$10,000 a Month for Ebola Fighters
A government-partnered agency outlined its desperate need for medical personnel in a listserv email Tuesday.
Those curious what fighting Ebola in West Africa would look like need wonder no longer.
In an email to a business development listserv, an agency called Canyon Concepts Services, Inc (CCSi) outlined the U.S.’s plans for Liberian intervention in a roadmap aimed at recruiting medical personnel.
The mission calls for 34 teams of approximately 24 people who will be compensated with net salaries ranging from $8-10K. Excluding a few unlisted technical roles, the team calls for: one medical coordinator, one infection-control doctor, four physicians, four chief nurses, eight nurses, and one social worker.
Each 21-week rotation begins with a two-week training session before a six-week rotation in the Ebola Treatment Units (ETU's). Following one week of “R&R,” the team will spend one more six-week rotation in the ETU before entering a three-week isolation. The tentative location of the quarantine (which is “still to be defined”) is Casablanca. Beyond medical board or nursing association certification, candidates must have a valid passport and yellow fever vaccination.
Specific job descriptions imply a meticulous attention to detail will be necessary in the mission. The sole medical coordinator of each team will be responsible for the “overall coordination of medical operations at ETU” as well as “planning, medical supplies supervision, and safety.” An infection specialist will “establish, advise, and supervise on strict application of EBOLA safety and infection prevention measures at ETU.” Four physicians will be in charge of managing “triage procedures” and supervising patient care.
Four chief nurses will be asked to “assist with staff health status monitoring, staff risk exposure in community, and coordinate in-patient wards nursing,” while eight standard nurses will watch over triage procedures and manage patient care. The social worker will “assist staff and public with counseling and psychosocial support and communications.”
On top of the $8-10K salary, visa and transit costs will be covered. The benefits also consist of “insurance death/disability cover” for $250,000 and a medical aid plan through British based medical aid (BUPA). Liberian taxes will be initially be deducted, but “MAY be comp'd” considering the “high priority International situation.”
With the World Health Organization reporting more than 7,000 Ebola cases and 3,338 deaths, the implications of offering medical support grow heavier each day. According to new data from the Centers for Disease Control and Prevention (CDC) released Tuesday, so does the urgency.
The paper, published as a part of the CDC’s Morbidity and Mortality Weekly report, assesses the health care infrastructure of four Liberian counties battling Ebola over the course of nine days in August. The sobering report provides a forbidding look at the feeble defense system in place—and adds weight to CCSi’s call for personnel.
Just six physicians were serving all four of the focus counties in Liberia before the outbreak. By the time of the study in early August, just three remained—the rest having fled the country. The nurses too, the authors found, were few and far between at the health centers. “In two of four hospitals assessed, nursing staff members were not coming to work or had abandoned facilities,” the paper reads. “In another hospital, health care providers had not been paid for three months but were still providing basic care.”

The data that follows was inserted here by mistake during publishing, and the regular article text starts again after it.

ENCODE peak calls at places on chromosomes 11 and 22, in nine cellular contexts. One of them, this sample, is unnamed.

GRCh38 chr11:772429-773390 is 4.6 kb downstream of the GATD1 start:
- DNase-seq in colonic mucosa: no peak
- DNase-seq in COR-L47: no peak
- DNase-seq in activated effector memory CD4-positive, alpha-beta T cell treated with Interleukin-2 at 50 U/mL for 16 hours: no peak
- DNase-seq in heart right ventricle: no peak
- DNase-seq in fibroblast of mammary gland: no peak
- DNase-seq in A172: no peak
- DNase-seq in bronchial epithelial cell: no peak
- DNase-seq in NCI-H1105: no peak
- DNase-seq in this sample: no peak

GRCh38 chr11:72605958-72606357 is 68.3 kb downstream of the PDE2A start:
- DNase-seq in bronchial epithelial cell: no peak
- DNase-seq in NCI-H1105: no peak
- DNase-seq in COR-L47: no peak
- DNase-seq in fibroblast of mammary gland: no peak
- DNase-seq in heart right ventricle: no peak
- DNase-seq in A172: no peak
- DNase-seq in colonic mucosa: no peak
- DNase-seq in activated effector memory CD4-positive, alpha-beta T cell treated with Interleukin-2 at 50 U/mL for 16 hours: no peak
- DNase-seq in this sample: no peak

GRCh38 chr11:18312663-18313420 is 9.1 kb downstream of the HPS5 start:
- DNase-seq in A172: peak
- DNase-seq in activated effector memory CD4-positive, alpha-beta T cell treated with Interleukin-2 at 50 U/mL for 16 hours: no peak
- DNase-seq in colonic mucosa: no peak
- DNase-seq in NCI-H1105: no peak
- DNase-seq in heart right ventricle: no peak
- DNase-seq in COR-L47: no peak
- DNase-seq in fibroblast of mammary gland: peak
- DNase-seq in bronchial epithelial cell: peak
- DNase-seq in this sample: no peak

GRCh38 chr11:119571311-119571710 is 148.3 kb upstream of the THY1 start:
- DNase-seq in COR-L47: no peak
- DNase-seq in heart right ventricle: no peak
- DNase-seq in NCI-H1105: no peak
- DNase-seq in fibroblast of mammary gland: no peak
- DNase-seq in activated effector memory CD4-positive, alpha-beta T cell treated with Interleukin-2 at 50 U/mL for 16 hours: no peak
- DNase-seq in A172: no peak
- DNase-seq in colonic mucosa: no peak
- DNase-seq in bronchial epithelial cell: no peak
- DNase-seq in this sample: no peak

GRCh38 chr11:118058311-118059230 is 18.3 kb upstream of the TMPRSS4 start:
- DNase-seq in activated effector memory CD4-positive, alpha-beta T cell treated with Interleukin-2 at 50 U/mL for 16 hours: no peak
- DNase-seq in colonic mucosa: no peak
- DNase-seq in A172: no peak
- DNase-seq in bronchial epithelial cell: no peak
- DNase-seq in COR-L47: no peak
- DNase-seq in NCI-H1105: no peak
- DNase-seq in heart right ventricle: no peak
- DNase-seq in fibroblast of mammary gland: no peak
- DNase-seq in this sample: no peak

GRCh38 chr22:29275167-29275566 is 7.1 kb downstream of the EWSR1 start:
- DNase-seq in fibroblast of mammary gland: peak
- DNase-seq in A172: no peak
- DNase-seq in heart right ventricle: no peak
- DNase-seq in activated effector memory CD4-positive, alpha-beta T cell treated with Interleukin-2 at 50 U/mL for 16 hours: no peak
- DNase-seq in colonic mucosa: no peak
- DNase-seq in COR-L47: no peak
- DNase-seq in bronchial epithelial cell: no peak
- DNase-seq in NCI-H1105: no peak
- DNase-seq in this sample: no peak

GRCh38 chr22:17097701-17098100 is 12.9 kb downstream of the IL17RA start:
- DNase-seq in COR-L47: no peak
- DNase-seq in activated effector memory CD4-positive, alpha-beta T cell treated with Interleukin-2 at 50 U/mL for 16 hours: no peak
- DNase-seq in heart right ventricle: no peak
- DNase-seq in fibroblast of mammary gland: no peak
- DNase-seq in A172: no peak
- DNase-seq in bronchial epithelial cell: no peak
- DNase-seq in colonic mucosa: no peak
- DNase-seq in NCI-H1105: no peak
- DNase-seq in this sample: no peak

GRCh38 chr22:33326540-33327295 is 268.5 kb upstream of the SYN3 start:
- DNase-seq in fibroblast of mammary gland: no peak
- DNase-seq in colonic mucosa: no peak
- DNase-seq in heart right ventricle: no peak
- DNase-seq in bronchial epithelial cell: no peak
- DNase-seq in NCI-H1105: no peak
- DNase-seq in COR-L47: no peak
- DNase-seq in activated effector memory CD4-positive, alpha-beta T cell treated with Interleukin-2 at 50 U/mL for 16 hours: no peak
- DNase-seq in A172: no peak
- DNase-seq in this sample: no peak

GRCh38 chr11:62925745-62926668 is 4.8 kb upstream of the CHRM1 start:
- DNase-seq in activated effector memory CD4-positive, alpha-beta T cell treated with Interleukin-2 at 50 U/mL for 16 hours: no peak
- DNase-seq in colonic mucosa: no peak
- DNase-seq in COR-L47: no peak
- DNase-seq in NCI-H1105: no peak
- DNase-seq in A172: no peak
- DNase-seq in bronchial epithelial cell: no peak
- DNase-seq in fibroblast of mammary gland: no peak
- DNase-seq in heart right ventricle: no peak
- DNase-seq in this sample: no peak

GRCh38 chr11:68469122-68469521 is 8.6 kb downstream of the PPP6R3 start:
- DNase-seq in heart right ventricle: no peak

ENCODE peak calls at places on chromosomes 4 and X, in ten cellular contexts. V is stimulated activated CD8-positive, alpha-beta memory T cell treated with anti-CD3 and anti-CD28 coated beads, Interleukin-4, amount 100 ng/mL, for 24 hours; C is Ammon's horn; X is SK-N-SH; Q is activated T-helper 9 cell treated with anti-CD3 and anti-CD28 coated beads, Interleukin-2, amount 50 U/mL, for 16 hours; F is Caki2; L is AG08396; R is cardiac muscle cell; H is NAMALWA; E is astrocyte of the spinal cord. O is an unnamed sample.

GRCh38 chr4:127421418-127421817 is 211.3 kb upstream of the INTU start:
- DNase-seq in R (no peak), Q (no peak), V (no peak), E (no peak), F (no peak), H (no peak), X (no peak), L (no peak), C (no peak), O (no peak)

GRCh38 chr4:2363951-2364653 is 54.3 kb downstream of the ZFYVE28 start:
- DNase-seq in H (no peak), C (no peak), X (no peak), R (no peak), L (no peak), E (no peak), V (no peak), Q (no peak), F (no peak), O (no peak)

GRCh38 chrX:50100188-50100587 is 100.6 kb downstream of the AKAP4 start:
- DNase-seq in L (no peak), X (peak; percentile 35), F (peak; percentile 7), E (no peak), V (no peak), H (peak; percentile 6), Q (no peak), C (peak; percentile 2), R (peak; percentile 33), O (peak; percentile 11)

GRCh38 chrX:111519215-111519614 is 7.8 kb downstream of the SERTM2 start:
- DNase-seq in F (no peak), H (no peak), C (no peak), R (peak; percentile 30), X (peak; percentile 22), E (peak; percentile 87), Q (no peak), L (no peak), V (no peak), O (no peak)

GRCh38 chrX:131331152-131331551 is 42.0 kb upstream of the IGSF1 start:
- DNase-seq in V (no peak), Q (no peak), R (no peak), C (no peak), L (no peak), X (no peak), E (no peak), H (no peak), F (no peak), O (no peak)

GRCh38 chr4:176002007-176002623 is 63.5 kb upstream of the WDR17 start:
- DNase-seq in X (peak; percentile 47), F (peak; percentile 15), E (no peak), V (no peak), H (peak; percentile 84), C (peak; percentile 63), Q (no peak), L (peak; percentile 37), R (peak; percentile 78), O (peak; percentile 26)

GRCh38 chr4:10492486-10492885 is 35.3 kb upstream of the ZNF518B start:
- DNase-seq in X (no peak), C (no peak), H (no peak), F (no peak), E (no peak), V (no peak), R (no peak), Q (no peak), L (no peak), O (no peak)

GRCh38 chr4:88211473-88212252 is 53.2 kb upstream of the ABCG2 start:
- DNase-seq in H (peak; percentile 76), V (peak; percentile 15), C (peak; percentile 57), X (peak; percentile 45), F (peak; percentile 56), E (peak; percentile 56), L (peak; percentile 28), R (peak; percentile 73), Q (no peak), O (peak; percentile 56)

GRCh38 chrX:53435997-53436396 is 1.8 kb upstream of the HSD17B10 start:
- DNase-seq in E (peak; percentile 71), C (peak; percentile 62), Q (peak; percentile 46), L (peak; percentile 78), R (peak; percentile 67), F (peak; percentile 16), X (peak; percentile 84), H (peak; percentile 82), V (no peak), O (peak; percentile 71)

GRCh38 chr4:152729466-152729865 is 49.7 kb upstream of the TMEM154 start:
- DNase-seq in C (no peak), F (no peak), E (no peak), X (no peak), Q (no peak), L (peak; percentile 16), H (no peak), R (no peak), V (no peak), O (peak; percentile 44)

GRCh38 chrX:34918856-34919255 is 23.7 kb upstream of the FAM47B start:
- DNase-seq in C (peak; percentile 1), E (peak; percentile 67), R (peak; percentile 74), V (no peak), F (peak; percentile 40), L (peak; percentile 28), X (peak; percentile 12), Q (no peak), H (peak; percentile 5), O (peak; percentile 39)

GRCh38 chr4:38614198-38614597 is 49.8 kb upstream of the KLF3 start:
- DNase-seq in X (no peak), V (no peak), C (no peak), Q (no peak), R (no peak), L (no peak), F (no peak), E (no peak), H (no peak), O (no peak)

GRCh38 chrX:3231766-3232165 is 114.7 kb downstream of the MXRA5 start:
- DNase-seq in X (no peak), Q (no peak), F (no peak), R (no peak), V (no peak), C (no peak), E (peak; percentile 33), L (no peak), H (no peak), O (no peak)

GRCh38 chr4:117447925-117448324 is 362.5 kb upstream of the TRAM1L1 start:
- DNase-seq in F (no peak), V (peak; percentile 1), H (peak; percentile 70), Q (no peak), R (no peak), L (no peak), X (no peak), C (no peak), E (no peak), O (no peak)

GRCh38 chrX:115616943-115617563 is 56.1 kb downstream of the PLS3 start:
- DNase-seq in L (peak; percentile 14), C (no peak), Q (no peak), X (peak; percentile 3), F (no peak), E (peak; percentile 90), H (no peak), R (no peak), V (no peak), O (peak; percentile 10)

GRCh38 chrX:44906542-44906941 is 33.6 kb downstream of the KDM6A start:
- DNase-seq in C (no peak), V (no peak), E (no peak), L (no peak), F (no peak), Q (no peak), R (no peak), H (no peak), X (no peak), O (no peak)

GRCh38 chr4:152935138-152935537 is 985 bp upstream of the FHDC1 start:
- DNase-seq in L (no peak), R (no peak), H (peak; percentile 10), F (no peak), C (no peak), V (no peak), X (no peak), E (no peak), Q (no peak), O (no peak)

On top of staff deficiencies, the CDC found the health centers operating without even basic of medical supplies. “Nonsterile gloves and sterile obstetric and surgical gloves were depleted or absent in all four counties,” the report reads. “Supplies of soap, bleach, or alcohol-based hand gel also were depleted.”
With Ebola only transferable through human contact, the ability to sanitize hands is a key necessity—yet hand-washing stations were reportedly “rarely” available. Those that were, most often consisted simply of water jugs. Some facilities had begun erecting “bamboo hand washing stations” at the entrance to hospitals, but not enough.
The isolation wards, too, were classified as “rudimentary” lacking water, electricity, and waste disposal facilities. Internet availability was “intermittent” and other forms of communication scarce. In all, the counties had one referral hospital each (approximately 100-150 beds) and 17-24 health centers.
The report says that interventions since August have led to “improvements in the level of Ebola preparedness,” but suggests that more actions are required to bolster this support.
For medical personnel who find these conditions deplorable enough to offer their own support, there is finally a clear option of what can be done. The question about medical intervention now no longer revolves around what the U.S. will be doing—but who will be brave enough to do it.
Editor's Note: An earlier version of this article incorrectly cited the source of the listings as the Creative Computing Solutions, Inc., (CCSi). The correct entity is Canyon Concepts Services, Inc.